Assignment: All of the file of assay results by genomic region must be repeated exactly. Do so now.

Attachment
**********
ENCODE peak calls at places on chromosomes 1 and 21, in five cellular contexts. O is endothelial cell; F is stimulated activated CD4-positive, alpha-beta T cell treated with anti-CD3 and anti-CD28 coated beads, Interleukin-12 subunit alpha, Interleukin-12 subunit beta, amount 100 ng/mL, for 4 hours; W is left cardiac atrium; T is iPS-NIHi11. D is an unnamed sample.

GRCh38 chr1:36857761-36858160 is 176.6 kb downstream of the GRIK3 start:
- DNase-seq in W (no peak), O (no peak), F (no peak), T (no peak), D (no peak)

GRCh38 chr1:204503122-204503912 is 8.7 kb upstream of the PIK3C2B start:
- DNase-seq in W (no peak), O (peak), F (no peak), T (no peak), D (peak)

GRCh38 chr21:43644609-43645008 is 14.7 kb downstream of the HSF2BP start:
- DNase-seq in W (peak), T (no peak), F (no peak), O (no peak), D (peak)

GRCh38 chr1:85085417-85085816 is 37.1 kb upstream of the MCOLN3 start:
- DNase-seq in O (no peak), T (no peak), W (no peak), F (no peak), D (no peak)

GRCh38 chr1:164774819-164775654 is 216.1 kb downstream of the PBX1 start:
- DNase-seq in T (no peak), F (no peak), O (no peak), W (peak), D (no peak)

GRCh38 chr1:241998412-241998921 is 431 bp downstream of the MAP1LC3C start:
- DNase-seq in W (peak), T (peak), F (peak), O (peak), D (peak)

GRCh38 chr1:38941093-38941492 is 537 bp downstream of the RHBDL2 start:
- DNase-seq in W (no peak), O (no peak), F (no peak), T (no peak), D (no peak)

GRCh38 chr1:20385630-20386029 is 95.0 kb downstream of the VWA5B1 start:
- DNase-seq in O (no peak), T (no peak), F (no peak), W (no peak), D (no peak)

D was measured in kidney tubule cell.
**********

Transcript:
ENCODE peak calls at places on chromosomes 1 and 21, in five cellular contexts. O is endothelial cell; F is stimulated activated CD4-positive, alpha-beta T cell treated with anti-CD3 and anti-CD28 coated beads, Interleukin-12 subunit alpha, Interleukin-12 subunit beta, amount 100 ng/mL, for 4 hours; W is left cardiac atrium; T is iPS-NIHi11. D is an unnamed sample.

GRCh38 chr1:36857761-36858160 is 176.6 kb downstream of the GRIK3 start:
- DNase-seq in W (no peak), O (no peak), F (no peak), T (no peak), D (no peak)

GRCh38 chr1:204503122-204503912 is 8.7 kb upstream of the PIK3C2B start:
- DNase-seq in W (no peak), O (peak), F (no peak), T (no peak), D (peak)

GRCh38 chr21:43644609-43645008 is 14.7 kb downstream of the HSF2BP start:
- DNase-seq in W (peak), T (no peak), F (no peak), O (no peak), D (peak)

GRCh38 chr1:85085417-85085816 is 37.1 kb upstream of the MCOLN3 start:
- DNase-seq in O (no peak), T (no peak), W (no peak), F (no peak), D (no peak)

GRCh38 chr1:164774819-164775654 is 216.1 kb downstream of the PBX1 start:
- DNase-seq in T (no peak), F (no peak), O (no peak), W (peak), D (no peak)

GRCh38 chr1:241998412-241998921 is 431 bp downstream of the MAP1LC3C start:
- DNase-seq in W (peak), T (peak), F (peak), O (peak), D (peak)

GRCh38 chr1:38941093-38941492 is 537 bp downstream of the RHBDL2 start:
- DNase-seq in W (no peak), O (no peak), F (no peak), T (no peak), D (no peak)

GRCh38 chr1:20385630-20386029 is 95.0 kb downstream of the VWA5B1 start:
- DNase-seq in O (no peak), T (no peak), F (no peak), W (no peak), D (no peak)

D was measured in kidney tubule cell.